Link to this page: https://www.socialistparty.org.uk/issue/282/24440
New Labour Claims We Live Too Long
'WORK UNTIL you are 70 or older if you can't afford to retire.' That's New Labour's grim message in its recent Green (consultative) Paper on pensions.
It seems we're living too long. A 65-year old in 2002 could expect to live four years more than a 65-year old in 1960. Government and employers say they can't afford state and occupational pensions to pay for this.
Pension experts estimate a 30 year-old needs to save over £200 per month. 13 million workers are not saving enough, according to the Department of Work and Pensions (hardly a surprise!).
Taking out a personal pension scheme is no guarantee of security in old age. One of the largest sellers, Equitable Life, has just cut payments to existing pensioners by 20-30%.
So New Labour's big idea is to keep people at work. Compulsory retirement at 65 will go. Teachers, civil servants and NHS workers, who can now retire at 60, will have to soldier on until 65.
Allowing workers to work past 65 is one thing. Making employers keep them on is another, as they are often on higher pay than new starters.
Older people develop more health problems, work slower and tire more easily. Learning new skills and adapting to change takes longer.
Employers often use early retirement rather than redundancies to cut jobs and wages.
Older workers have valuable experience and may want to keep social contact through work.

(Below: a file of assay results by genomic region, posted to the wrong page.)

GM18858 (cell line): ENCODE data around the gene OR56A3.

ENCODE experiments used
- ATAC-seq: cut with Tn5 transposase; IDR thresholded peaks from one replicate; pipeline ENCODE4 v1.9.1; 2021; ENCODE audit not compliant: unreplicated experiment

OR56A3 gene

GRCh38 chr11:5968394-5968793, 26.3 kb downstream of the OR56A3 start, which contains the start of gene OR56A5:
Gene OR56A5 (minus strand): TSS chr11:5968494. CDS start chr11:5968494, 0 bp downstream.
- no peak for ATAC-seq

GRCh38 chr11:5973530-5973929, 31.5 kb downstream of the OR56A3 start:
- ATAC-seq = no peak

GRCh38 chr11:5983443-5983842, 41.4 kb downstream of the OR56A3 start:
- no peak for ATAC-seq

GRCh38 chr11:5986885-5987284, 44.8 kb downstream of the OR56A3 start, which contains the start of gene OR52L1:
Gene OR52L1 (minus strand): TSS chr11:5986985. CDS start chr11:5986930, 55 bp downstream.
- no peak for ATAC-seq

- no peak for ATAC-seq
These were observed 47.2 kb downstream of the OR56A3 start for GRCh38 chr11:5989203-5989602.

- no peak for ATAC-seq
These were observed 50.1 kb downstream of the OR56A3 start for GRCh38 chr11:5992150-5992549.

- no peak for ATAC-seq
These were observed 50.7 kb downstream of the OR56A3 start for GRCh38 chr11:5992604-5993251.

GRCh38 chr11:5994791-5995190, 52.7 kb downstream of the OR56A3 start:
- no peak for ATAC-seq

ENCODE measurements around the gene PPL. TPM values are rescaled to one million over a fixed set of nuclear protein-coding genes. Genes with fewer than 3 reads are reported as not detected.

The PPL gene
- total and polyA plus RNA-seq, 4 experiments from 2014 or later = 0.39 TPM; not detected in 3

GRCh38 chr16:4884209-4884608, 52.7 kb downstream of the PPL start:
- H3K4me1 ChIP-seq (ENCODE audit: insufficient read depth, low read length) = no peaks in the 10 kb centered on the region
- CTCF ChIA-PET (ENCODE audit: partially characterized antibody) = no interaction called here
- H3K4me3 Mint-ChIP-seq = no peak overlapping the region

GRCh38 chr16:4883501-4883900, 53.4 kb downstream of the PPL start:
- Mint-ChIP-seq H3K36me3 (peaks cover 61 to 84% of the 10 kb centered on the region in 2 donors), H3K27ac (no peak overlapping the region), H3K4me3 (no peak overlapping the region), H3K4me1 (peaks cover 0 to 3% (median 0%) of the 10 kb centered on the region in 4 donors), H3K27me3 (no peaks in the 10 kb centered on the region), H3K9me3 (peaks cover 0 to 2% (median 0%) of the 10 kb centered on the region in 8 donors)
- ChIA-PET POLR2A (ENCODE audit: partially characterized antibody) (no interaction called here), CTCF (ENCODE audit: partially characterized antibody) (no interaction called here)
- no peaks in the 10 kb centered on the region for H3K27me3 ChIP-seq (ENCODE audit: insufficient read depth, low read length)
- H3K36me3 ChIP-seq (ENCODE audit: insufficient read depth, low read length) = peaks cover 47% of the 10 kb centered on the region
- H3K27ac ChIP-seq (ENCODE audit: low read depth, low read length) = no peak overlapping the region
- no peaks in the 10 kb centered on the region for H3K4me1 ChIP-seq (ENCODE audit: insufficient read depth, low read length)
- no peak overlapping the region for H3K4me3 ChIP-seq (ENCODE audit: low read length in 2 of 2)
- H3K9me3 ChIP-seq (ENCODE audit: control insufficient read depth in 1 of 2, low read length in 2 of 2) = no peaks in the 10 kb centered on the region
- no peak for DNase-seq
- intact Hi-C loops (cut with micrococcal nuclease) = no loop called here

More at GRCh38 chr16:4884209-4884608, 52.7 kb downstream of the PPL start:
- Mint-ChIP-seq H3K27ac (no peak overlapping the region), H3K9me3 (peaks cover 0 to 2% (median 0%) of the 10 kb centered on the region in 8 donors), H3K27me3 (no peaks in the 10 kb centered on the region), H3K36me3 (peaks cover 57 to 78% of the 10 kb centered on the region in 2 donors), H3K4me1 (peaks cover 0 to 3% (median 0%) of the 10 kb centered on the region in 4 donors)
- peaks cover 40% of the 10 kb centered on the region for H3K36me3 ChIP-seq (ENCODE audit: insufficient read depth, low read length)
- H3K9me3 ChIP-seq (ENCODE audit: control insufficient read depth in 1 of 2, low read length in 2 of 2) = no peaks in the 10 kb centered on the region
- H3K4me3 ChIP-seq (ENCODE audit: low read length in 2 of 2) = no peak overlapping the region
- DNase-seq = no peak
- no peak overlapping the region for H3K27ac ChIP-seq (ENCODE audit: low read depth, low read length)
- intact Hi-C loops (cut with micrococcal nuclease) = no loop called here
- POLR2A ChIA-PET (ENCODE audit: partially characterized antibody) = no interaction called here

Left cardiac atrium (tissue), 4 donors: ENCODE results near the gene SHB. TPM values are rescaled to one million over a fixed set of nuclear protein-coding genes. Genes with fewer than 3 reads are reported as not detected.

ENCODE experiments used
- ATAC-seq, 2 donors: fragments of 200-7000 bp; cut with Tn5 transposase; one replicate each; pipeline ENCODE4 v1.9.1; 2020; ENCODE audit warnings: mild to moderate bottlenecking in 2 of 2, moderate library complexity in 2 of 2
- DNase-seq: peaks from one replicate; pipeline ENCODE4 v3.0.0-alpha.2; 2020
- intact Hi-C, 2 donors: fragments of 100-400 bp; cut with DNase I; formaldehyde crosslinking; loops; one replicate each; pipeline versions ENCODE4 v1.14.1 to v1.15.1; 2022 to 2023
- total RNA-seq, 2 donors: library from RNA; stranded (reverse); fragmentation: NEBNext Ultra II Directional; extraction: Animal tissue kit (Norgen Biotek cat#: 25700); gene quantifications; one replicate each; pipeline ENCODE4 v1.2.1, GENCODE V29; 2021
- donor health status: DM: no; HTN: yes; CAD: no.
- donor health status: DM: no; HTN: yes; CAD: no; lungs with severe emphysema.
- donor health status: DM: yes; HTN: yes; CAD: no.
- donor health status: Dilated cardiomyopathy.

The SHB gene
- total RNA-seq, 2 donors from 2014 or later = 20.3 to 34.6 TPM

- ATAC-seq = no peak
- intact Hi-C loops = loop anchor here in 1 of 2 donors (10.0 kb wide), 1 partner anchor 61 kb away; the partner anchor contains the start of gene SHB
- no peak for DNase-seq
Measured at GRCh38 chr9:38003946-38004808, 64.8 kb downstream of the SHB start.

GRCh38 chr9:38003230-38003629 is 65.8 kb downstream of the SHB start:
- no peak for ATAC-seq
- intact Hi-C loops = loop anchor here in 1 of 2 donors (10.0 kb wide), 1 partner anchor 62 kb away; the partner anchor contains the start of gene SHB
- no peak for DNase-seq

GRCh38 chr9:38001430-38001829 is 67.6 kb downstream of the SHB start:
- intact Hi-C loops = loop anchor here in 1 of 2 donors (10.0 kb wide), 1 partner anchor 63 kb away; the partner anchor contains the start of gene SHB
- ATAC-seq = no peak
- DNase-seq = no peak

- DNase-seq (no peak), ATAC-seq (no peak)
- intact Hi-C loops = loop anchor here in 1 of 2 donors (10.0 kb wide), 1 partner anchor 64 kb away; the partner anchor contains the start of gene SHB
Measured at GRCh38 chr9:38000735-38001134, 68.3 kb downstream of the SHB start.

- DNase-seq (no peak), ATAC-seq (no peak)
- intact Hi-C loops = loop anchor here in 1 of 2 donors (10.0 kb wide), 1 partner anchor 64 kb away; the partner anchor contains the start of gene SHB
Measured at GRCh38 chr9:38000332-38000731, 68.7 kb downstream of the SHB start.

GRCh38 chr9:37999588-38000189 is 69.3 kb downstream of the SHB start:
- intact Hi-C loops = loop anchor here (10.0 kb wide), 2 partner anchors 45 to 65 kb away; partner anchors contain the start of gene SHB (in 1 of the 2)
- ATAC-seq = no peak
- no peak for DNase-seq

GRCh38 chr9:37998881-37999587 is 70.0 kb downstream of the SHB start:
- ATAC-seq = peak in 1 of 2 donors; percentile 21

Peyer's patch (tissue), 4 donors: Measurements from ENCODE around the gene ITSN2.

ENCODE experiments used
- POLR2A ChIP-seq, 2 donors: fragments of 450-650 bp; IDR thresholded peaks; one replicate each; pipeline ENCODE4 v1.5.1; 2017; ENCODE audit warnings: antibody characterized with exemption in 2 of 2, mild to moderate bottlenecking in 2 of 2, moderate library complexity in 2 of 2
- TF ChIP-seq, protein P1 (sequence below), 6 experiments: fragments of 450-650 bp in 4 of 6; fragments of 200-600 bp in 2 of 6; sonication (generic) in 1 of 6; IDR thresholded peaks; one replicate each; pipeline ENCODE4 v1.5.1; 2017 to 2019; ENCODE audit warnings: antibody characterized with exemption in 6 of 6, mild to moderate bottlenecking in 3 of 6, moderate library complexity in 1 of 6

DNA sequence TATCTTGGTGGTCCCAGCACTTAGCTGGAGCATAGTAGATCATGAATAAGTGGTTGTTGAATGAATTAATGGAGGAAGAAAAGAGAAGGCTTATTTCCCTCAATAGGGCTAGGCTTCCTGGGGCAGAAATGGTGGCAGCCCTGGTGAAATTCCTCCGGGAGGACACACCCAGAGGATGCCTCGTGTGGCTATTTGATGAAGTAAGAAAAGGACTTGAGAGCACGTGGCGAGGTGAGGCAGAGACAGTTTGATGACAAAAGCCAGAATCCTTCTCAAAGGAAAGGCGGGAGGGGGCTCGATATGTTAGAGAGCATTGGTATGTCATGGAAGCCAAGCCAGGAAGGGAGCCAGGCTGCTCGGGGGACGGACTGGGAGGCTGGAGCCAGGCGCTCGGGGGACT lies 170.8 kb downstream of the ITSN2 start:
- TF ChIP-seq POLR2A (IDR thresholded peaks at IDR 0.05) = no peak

But why should anyone have to flog themselves to death continuing at the intensity bosses demand?
A socialist pensions policy would allow workers to start drawing a decent pension at 55. Those who want to continue work could do so. Part-time work with part pension could bridge the gap between work and retirement (one good idea in the Green Paper).
Bosses want workers to be responsible for our own pensions. But the wealth now pocketed by big business has been made by working people.
We should enjoy it during retirement.
Bosses' pension 'holidays'
WORKERS IN large companies often belong to occupational pension schemes. They pay about 5% of their wages into the fund while the employer pays 10-12%. Benefits are based on final salary and the years workers have paid in.
During the 1990s Stock Market boom these schemes built a surplus of £19 billion. 94% of this went to employers as a "holiday" - they stopped paying in for a few years.
Now the Stock Market has fallen the bosses want to stay on holiday. One in three large schemes have closed to new members (mostly younger workers). Employers want to cut their payments to an average 6% of wages by shifting workers into 'defined contribution schemes'. These pay lower benefits. The worker takes all the risk, with no guarantee about the size of pension.
Employers may wind up 'final salary' schemes altogether. Shipping giant, Maersk, recently did this. Benefits were cut by up to 60%, despite the scheme being in surplus and the company profitable. The government talks of legislating against this, but it could take four years. How many more Maersks by then?
New Labour is looking at making us save more for retirement. They have appointed the former head of the employers' organisation, the CBI, to examine this. He's unlikely to recommend that bosses should pay!
But workers in some industries have already shown their determination to fight this daylight robbery and strike to defend their pension rights.
In The Socialist 10 January 2003: